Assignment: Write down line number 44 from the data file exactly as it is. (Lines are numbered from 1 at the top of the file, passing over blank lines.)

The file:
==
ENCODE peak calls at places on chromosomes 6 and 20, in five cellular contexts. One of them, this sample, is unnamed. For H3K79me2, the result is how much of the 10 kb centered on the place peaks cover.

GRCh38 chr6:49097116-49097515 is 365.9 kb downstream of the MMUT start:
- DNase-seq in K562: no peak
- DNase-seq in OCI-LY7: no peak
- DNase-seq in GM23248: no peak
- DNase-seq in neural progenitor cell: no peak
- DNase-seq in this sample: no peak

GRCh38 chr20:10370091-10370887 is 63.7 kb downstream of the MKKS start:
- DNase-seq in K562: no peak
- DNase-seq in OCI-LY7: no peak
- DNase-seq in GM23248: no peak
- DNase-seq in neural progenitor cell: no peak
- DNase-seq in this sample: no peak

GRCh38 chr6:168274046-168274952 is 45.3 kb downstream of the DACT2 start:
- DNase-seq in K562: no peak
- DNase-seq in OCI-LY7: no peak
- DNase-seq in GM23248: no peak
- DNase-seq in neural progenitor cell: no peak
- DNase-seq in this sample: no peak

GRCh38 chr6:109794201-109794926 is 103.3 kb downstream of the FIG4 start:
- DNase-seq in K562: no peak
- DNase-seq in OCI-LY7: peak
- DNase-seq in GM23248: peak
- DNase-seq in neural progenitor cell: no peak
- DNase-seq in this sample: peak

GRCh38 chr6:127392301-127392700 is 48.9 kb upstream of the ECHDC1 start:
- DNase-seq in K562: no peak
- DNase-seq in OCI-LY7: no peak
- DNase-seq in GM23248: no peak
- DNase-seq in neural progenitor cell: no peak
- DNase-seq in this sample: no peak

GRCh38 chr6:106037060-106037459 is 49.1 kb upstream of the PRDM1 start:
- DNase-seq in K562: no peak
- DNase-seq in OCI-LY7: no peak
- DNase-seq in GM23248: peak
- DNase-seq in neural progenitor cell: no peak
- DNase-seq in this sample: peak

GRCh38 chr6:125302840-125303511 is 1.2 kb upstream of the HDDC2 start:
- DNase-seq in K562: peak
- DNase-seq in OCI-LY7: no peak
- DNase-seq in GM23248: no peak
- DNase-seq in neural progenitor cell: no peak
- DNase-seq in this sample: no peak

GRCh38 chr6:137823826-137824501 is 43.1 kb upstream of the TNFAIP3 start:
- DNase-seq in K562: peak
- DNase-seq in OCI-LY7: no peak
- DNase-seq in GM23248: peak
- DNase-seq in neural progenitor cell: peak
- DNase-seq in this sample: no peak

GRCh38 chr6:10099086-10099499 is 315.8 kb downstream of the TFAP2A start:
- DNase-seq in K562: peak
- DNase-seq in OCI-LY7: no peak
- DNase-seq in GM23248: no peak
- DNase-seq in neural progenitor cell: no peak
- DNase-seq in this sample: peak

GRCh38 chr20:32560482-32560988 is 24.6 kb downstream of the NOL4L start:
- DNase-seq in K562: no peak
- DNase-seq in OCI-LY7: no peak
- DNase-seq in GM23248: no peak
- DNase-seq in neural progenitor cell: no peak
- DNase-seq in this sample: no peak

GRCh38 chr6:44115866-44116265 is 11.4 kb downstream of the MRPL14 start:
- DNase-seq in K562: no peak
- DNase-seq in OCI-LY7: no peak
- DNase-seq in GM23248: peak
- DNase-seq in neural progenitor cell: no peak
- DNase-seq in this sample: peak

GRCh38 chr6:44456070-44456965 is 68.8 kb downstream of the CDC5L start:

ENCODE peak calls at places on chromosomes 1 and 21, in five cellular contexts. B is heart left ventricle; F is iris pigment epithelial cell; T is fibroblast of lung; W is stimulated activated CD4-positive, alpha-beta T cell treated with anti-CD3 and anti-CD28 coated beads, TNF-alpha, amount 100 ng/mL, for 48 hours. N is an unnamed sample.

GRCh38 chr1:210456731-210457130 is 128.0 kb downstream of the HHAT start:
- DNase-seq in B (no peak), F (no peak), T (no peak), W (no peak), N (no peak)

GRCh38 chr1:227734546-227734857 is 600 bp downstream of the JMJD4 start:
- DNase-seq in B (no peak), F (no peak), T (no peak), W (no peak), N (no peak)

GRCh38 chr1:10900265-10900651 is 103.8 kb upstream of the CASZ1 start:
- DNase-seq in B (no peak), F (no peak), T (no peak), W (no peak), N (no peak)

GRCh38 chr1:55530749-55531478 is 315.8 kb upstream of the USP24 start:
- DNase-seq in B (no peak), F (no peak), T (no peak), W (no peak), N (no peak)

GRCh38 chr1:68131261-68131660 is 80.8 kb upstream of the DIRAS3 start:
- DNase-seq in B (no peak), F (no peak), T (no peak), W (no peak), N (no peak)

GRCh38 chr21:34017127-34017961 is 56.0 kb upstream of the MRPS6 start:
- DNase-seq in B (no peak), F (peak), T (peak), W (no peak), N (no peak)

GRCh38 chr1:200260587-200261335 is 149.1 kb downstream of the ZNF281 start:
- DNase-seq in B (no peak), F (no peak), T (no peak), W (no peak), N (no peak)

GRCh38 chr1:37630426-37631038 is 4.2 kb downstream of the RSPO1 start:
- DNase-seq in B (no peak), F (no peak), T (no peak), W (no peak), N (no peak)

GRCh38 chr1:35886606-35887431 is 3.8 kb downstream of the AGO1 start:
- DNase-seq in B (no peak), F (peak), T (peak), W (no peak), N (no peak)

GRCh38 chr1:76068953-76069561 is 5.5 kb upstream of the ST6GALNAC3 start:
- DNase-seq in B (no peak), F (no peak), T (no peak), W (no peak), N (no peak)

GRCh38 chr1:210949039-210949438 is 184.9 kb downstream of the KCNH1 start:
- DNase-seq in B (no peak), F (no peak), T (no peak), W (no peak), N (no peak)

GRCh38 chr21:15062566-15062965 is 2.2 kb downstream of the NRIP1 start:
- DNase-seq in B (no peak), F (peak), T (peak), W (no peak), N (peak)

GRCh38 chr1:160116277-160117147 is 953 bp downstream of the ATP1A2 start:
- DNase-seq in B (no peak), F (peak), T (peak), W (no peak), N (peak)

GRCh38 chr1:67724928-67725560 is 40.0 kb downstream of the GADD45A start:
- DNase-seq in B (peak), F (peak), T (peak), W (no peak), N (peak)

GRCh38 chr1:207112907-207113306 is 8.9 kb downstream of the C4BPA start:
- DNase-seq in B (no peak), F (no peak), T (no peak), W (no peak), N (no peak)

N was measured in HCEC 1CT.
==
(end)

GRCh38 chr6:137823826-137824501 is 43.1 kb upstream of the TNFAIP3 start: